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Water Soluble Vitamins David L. Gee, PhD FCSN 443 - Nutrition 2 Central Washington University.

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Presentation on theme: "Water Soluble Vitamins David L. Gee, PhD FCSN 443 - Nutrition 2 Central Washington University."— Presentation transcript:

1 Water Soluble Vitamins David L. Gee, PhD FCSN 443 - Nutrition 2 Central Washington University

2 Thiamin Structure – pyrimidine ring – thiazole ring – methyl bridge

3 Thiamin : vitamin form Thiamin pyrophosphate: coenzyme form Pyrimidine ring Thiazole ring

4 Chemical Characteristics Very labile nutrient Heat – stable in crystalline form – less stable in solution Alkali - very unstable with heat – baking soda

5 Chemical Characteristics Sulfites - decomposes B-1 High cooking/processing losses – heat – leaching

6 Absorption of B-1 in duodenum active transport (low thiamin levels) – requires sodium and folic acid passive transport (hi B-1 levels)

7 Absorption of B-1 phosphorylation to active form inside cells (TPP) transported via portal blood no significant storage, excess to urine

8 Biochemical Functions of B-1 Oxidative Decarboxyation Reactions Pyruvate Dehydrogenase – Pyr+CoA+NAD --> AcCoA+CO2 +NADH a-keto-glutarate dehydrogenase – aKG+CoA+NAD-->SuccCoA + CO2+NADH important in CHO/energy metabolism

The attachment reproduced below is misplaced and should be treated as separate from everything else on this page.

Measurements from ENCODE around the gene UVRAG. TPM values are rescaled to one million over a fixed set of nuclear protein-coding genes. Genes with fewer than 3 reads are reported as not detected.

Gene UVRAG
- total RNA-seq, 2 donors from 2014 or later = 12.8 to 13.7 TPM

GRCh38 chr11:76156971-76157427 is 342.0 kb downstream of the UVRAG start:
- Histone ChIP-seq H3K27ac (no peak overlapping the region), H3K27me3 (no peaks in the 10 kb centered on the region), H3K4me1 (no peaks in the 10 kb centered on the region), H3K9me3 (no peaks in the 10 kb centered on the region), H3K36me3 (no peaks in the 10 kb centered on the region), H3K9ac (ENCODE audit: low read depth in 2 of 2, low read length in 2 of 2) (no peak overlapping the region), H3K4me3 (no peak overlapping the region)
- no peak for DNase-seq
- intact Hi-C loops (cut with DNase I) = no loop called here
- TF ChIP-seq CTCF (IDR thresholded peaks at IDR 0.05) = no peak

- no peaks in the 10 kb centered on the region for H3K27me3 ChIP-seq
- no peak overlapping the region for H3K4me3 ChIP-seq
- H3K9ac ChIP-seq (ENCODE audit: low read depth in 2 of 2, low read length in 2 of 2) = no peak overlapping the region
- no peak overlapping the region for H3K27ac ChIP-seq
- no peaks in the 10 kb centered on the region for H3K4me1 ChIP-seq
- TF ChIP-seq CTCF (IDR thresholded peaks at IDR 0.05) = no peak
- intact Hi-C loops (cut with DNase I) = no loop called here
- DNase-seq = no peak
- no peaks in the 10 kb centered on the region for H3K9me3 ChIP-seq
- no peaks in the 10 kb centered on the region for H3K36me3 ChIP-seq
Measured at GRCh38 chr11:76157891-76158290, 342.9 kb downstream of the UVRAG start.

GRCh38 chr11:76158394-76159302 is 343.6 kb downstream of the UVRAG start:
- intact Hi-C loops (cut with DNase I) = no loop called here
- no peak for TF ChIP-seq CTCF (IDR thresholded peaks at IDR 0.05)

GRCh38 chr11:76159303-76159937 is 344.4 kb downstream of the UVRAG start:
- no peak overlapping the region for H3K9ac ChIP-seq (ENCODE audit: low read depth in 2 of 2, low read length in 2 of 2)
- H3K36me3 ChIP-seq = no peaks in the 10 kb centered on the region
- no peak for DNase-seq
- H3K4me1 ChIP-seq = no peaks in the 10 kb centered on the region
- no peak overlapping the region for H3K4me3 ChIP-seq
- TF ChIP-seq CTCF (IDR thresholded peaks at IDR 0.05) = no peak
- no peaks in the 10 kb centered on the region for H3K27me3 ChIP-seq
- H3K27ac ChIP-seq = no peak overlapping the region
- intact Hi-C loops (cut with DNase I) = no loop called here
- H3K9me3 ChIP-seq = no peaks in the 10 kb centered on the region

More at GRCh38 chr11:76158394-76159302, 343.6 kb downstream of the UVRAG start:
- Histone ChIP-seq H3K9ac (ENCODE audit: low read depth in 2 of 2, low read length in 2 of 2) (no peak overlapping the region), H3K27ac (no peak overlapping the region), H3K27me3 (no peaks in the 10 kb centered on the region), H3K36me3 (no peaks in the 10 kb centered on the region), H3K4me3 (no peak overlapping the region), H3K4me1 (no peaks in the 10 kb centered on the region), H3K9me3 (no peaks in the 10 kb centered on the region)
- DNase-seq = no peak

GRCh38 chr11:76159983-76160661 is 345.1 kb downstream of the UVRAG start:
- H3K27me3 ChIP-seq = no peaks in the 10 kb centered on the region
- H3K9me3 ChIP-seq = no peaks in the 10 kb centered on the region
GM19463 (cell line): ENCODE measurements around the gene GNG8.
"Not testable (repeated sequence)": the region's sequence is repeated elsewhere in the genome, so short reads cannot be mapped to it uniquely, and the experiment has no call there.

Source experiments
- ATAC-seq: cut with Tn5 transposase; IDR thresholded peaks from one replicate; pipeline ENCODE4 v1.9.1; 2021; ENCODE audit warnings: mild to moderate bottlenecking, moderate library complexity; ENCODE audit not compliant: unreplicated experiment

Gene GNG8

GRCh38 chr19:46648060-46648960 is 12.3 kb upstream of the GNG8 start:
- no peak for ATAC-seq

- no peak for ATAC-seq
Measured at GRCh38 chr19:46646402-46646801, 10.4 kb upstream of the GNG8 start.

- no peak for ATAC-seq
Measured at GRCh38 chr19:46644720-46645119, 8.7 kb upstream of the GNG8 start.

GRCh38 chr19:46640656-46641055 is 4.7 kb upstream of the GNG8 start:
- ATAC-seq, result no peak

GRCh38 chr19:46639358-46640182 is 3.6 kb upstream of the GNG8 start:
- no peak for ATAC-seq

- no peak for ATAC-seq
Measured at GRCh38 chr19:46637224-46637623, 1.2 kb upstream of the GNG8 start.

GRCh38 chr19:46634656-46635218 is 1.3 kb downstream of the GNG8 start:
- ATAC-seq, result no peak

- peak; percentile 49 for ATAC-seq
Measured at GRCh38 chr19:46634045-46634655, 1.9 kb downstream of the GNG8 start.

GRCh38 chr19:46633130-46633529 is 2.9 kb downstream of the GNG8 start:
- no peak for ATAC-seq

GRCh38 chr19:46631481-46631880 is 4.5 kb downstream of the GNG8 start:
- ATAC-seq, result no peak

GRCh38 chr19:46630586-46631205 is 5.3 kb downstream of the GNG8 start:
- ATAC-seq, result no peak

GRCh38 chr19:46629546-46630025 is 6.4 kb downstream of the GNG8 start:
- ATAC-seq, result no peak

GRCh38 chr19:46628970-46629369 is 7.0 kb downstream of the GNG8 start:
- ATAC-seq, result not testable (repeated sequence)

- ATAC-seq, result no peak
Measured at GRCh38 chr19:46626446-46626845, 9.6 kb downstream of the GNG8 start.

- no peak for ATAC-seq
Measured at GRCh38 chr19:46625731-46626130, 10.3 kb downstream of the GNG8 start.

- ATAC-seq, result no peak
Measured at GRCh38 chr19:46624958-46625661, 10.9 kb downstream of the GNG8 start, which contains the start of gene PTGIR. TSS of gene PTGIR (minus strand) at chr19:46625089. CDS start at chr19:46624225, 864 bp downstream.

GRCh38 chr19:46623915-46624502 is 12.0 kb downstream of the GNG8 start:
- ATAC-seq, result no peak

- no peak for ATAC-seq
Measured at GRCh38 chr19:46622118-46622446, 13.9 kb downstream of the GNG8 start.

9 Pyruvate + CoA + NAD+ ------> CO2 + acetyl-CoA + NADH + H+

10 Biochemical Functions of B-1 Transketolation – HMP pathway Peripheral Nerve Function TPP or TPPP non-cofactor function mechanism?

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13 Thiamin Deficiency Beri-Beri anorexia, fatigue, depression effects on – cardiovascular system – nervous system

14 Infantile Beri-Beri first 6 months breast milk deficient in B-1 mother w/o symptoms rapid onset cyanosis, tachycardia, labored breathing heart failure and death

15 Wet Beri Beri symptoms similar to congestive heart failure Pitting edema - trunk, limbs, face labored breathing, tachycardia rapid deterioration fatal cirulatory collapse responds rapidly to B-1 supplements

16 Dry Beri-Beri no edema progressive wasting numbing and weakening of extremities chronic infections